Participating in your community


Participating in your community

Resources you'll need for this lesson:

Multiple copies of Belonging by Jeannie Baker, Walker Books, London, 2004; access to the internet.


Lesson body

Teacher will read the book Belonging by Jeannie Baker to students. The text is wordless, and the images are very detailed so copies of the book can be given to small groups of students to look at while the teacher is reading.

Ask students to look at the illustrations very carefully and think about:

After reading:

Begin a group discussion about the school community, the building and its surrounding environment (the oval, playground, canteen, carparks):

Sometimes a suggestion may be an issue of concern that needs action by the local government. For Canberra the local government is the Legislative Assembly for the ACT. Concerns can be raised in a number of ways:

Students may decide to write a petition to the principal or the school board about a school issue to gain some familiarity with how a petition operates. The petition could be endorsed by a teacher and other students could be signatories.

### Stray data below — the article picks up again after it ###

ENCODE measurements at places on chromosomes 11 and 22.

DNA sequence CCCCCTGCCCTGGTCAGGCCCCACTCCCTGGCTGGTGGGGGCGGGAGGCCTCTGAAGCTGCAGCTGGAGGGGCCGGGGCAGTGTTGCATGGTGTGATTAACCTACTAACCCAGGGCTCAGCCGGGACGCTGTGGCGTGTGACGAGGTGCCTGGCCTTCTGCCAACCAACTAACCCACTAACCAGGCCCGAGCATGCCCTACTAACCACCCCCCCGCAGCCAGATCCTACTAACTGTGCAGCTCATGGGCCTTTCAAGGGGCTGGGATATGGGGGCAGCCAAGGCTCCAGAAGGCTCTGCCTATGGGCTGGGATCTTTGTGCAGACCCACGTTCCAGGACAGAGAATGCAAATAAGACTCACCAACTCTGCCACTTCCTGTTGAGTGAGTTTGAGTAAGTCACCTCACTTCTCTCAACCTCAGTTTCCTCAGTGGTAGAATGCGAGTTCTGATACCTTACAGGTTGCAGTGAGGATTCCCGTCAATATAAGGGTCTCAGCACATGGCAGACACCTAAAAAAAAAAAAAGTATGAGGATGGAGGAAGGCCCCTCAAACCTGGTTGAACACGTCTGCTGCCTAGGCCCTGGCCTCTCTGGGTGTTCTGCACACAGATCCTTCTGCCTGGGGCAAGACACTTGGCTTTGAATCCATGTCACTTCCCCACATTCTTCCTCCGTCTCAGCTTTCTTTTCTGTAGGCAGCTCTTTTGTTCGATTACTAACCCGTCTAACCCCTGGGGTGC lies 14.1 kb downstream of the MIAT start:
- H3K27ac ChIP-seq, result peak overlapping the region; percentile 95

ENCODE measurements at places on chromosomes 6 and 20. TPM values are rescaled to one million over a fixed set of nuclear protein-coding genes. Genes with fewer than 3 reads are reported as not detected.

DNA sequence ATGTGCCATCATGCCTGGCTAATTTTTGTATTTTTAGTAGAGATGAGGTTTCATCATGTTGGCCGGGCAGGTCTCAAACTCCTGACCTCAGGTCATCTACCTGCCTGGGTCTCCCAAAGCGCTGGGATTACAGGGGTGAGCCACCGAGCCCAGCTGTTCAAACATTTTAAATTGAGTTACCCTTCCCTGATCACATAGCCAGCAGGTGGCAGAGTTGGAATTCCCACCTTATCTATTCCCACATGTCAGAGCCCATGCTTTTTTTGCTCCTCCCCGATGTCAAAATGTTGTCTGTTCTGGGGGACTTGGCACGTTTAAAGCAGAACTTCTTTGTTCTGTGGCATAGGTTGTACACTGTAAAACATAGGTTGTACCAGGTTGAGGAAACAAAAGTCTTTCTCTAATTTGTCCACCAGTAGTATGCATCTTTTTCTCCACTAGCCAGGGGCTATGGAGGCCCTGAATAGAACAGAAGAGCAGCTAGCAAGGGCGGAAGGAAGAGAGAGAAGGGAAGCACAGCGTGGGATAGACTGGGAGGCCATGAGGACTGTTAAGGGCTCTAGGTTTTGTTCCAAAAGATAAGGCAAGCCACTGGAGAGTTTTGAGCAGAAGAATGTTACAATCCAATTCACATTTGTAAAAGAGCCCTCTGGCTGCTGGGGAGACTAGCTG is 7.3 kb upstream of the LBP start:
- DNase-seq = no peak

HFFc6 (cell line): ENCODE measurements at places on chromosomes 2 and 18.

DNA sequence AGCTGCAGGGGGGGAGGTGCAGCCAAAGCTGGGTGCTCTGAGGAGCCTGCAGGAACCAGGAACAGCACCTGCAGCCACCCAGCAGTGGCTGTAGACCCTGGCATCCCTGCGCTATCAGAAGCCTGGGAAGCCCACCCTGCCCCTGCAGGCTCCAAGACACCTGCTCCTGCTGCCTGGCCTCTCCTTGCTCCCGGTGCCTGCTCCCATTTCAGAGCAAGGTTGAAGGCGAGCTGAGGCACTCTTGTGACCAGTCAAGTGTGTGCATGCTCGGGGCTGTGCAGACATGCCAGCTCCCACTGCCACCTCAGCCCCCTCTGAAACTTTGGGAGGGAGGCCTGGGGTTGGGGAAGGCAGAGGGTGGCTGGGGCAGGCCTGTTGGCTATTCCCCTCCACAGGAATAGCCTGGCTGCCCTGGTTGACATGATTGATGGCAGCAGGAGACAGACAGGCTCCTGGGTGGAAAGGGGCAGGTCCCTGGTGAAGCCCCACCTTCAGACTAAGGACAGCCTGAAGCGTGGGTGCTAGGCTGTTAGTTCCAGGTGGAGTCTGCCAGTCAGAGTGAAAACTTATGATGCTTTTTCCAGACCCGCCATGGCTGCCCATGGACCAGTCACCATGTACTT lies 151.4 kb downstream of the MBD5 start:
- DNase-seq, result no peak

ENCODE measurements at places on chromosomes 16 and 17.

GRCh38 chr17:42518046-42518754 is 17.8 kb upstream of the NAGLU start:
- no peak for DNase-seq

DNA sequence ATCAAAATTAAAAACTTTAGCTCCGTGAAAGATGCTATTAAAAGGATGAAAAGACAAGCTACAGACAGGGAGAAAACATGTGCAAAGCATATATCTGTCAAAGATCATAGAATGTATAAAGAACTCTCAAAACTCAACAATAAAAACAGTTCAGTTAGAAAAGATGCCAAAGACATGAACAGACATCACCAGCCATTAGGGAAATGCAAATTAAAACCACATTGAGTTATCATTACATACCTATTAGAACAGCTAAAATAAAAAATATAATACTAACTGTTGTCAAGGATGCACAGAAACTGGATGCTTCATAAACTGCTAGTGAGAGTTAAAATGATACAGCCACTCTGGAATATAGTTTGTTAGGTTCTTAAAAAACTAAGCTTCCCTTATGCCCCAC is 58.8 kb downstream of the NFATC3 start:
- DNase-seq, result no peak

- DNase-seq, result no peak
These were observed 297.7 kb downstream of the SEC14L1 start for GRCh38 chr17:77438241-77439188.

Information on how to write a petition can be found on the following links:


Further investigation:

Ask students to identify some groups in the local community and explore their purpose (e.g. scouts, guides, religious groups, sporting groups). Students can look on the internet to find more local groups. Ask students to identify at least two different community groups (they could work in pairs). Have a group discussion about why people want to belong to groups and write a list of the local community groups the students have found.


Lesson reflection

Ask students to reflect on what it means to be actively involved as a citizen. What is a citizen’s responsibility to their community? Why do people work so hard to make a positive difference to their neighbourhoods, schools, cities?


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